Arkansas carries out first double execution in 17 years

The southern state of Arkansas has carried out the first double execution in the United States in almost 17 years, forging on with a controversial push to execute a string of inmates before a lethal drug expires at the end of the month.

While Jones was executed on schedule, shortly after 7 p.m., attorneys for Williams convinced a federal judge minutes later to briefly delay his execution over concerns about how the earlier one was carried out. Williams was executed more than three hours after the execution of Jack Jones, 52, according to officials at Cummins Unit prison.

After going almost 12 years without executing an inmate, Arkansas now has executed three in a few days - including two in one night. And the coroner has pronounced Jack Harold Jones dead at 7:20 p.m. this 24th day of April. "Infirmary staff tried unsuccessfully to place a central line in Mr. Jones's neck for 45 minutes before placing one elsewhere on his body". It argued that Williams, who weighs 400 pounds, could face a "torturous" death because of his weight.

Arkansas Gov. Asa Hutchinson had initially scheduled four double executions over an 11-day span in April, but a slew procedural hurdles forced the state to change course.

Lawyers filed a request on behalf of Williams for a stay of execution with both the Arkansas and U.S. Supreme Court, which were denied.

The stay was lifted about an hour later and Williams, who had been on death row for more than 20 years, was put to death.

Arkansas Deputy Solicitor General Nicholas J. Bronni wrote in a court motion Monday night that "there was no constitutional violation in Jones' execution". The state said the executions needed to be carried out before its supply of midazolam, one lethal injection drug, expires on April 30.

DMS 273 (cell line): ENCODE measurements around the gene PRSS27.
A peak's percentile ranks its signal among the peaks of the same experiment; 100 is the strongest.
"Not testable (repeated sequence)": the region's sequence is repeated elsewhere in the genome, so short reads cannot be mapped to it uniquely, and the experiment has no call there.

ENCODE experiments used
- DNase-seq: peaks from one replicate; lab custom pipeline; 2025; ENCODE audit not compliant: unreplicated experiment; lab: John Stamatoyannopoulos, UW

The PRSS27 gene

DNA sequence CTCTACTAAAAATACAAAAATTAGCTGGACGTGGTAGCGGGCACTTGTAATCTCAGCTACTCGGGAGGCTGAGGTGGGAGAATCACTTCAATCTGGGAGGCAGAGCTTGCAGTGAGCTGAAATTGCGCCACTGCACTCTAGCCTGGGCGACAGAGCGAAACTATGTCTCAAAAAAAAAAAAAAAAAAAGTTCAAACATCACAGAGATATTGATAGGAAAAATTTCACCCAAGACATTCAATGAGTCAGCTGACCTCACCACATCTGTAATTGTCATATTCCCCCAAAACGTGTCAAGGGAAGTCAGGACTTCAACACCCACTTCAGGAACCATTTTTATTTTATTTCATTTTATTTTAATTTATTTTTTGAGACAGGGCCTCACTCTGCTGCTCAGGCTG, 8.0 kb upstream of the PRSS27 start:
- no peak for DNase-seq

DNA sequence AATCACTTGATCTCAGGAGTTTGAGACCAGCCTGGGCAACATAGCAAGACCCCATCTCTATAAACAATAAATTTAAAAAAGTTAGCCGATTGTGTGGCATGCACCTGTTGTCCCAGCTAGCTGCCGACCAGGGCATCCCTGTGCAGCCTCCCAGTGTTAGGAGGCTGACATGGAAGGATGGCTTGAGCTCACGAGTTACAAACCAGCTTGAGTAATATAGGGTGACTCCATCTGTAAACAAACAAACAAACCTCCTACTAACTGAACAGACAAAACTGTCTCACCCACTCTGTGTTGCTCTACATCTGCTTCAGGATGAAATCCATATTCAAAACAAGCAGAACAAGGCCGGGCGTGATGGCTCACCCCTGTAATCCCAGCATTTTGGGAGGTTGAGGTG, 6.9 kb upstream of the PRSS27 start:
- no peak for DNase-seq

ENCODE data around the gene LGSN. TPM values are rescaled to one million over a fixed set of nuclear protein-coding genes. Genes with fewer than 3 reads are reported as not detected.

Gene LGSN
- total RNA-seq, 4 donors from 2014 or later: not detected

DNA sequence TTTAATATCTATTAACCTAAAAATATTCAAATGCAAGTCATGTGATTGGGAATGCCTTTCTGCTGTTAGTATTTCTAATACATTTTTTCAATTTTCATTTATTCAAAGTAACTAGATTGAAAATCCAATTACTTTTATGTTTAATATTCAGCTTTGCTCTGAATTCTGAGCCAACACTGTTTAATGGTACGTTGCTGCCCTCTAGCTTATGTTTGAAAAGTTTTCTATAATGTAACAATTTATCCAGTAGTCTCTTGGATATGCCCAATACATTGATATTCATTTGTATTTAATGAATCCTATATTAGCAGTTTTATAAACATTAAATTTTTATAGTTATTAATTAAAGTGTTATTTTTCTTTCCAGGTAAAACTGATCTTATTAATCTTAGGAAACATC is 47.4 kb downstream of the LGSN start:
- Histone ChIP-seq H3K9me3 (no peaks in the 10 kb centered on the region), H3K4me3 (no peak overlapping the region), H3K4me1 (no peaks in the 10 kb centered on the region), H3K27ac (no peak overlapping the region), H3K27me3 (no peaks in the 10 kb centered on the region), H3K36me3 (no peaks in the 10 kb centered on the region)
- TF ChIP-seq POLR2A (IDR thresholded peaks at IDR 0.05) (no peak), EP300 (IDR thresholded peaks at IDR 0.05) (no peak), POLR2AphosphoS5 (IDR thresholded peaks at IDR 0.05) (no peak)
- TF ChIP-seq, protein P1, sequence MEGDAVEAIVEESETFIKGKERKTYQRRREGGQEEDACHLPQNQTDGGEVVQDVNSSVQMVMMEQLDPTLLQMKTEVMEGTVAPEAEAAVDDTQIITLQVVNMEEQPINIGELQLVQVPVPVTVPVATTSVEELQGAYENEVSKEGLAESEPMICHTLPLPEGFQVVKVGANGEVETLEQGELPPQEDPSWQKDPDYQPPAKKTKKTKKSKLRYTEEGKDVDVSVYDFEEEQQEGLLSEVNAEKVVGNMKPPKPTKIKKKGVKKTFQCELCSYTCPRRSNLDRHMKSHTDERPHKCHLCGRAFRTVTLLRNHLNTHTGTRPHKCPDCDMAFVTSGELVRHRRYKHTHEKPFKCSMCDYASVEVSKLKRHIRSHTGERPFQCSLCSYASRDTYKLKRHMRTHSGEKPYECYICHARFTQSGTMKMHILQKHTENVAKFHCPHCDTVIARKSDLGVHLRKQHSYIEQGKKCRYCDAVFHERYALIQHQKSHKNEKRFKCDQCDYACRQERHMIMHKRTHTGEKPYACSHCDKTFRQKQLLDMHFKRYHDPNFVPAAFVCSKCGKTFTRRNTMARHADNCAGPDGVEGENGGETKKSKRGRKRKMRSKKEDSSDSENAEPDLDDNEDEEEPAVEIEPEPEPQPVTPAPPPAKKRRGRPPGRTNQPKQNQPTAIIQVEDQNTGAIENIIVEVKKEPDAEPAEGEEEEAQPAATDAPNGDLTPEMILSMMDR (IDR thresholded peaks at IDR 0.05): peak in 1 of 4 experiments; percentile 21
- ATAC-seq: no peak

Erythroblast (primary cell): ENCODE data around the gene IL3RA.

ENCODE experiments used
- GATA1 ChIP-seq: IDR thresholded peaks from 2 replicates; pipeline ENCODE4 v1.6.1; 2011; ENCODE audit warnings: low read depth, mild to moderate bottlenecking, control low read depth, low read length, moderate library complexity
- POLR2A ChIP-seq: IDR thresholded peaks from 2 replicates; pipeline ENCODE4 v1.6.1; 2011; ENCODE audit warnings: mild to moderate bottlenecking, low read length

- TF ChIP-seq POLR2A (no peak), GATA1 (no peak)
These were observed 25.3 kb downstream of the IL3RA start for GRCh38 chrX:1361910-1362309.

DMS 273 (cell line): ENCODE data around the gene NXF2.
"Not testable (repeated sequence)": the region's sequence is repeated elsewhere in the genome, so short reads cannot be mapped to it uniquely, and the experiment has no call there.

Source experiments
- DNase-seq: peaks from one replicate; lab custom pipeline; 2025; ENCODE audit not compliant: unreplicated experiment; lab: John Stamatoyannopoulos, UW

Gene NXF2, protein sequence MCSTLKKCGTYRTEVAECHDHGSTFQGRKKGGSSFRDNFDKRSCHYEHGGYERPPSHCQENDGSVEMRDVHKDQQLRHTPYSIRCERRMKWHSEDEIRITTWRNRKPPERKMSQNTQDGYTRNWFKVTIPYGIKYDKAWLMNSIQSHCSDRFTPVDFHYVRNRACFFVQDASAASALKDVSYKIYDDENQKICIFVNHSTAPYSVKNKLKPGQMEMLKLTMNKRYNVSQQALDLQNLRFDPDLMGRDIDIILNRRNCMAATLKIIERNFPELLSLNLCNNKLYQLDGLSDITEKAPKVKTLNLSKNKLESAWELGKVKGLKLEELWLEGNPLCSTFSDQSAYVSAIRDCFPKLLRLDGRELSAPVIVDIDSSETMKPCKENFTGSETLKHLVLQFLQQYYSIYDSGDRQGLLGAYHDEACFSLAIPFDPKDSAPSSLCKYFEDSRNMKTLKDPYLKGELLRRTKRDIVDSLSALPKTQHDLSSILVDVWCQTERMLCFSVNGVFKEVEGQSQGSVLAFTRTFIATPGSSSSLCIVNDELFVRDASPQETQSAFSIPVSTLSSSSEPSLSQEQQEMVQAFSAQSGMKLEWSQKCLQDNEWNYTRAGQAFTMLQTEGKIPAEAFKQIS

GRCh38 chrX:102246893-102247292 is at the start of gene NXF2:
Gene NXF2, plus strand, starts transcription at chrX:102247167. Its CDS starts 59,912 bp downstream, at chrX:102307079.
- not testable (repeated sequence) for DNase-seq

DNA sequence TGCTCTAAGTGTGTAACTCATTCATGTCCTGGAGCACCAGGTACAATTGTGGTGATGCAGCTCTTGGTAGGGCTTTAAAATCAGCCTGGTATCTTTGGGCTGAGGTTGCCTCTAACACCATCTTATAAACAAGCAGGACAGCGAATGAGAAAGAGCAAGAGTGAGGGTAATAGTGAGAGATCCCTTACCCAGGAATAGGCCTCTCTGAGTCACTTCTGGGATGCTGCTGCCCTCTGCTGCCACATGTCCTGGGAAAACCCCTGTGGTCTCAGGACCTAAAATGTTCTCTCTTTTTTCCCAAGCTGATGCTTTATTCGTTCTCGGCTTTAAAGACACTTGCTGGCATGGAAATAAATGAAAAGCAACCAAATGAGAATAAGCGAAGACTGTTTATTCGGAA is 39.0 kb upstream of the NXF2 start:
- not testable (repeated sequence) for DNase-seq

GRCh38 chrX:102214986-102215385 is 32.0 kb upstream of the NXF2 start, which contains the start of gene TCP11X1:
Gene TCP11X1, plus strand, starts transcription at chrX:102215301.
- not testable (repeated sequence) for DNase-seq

Six to seven minutes after the injection of the first product supposed to plunge the prisoner into a deep unconsciousness, the prisoner "stirred his lips and struggled to breathe", they wrote in their appeal. At his clemency hearing, Williams said he wish he could have taken back Errickson's death and said, "to those I hurt, I'm sorry is not enough". But eye witness accounts described Jones's lips moving after he finished his last words but said there were no signs of distress, according to Reuters.

The lethal injections at the center of the controversy are composed of three drugs - midazolam, vecuronium bromide and potassium chloride - administered one after another. Monday night's executions came after legal challenges reached the U.S. Supreme Court, which rejected a stay for Williams. Its lawsuit temporarily suspended executions until the Arkansas Supreme Court overruled a lower court decision that prevented the drug from being used. Last-minute appeals failed to stop the state's third execution in five days. This set off a flurry of legal proceedings and special appeals, some of which worked in the inmates' favor. The state is also due to execute Kenneth Williams Thursday.

Death penalty opponents have protested the executions, but the spokesman for Arkansas's governor insists the right thing is being done. "The statement concluded with: "'There are no words that would fully express my remorse for the pain that I caused". He abducted Phillips and her 11-year-old daughter from an accounting office in 1995 and robbed them at gunpoint. She would have granted a stay of execution to Jones, in a case that raised claims that the state's execution process violated the Eighth Amendment ban on "cruel and unusual punishments".

The pharmaceutical companies said there is a public health risk if their drugs are diverted for use in executions, CBS reported, and that the state's possession of the drugs violates rules within their distribution networks.

  • Larry Hoffman